Paper No. 3
Presentation Time: 2:05 PM
TRANSIENT INCISION IN THE UPPER NEW (TEAYS) RIVER BASIN, SOUTHERN APPALACHIANS: EVIDENCE OF THE FAR-REACHING EFFECTS OF GLACIALLY-FORCED DRAINAGE REARRANGEMENT?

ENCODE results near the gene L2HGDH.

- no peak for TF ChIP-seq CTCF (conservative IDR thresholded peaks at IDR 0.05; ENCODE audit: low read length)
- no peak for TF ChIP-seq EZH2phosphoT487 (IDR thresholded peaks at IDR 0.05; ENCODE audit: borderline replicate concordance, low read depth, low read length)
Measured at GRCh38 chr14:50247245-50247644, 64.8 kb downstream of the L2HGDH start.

The upper New River of Virginia and North Carolina represents the unglaciated headwaters of the ancient Teays River system, which drained much of the southern and central Appalachians to the Gulf of Mexico prior to Pleistocene glaciation. Originally flowing across present-day Ohio, Indiana, and Illinois before turning south, the lower Teays was glacially dammed and diverted near Chillicothe, Ohio to produce the modern New River-Ohio River drainage pattern. Although the upper New and its major tributaries still follow their Teays-era courses, inspection of DEM topography, longitudinal stream profiles, and dated fluvial terraces indicate that the drainage network has experienced numerous episodes of transient incision since the end of the Pliocene. The continued headward migration of these “waves” of incision is indicated by the abundance of high-drainage area knickpoints within the upper New and its tributaries, many of which are developed in weak lithologies. Retreat of these knickpoints has locally dissected the low-relief landscape of the Great Valley and Blue Ridge Plateau physiographic provinces into a series of flat-topped relict surfaces separated by bedrock gorges up to ~150m deep. Regionally, transient incision of this magnitude appears limited to Teays headwaters, suggesting it results from base level drop due to Teays diversion as opposed to broad surface uplift or a climatically-driven increase in stream power. The upper New River landscape may thus provide unique evidence of the potential for glacial drainage rearrangement to force a transient fluvial response hundreds of kilometers beyond the limits of ice sheet advance.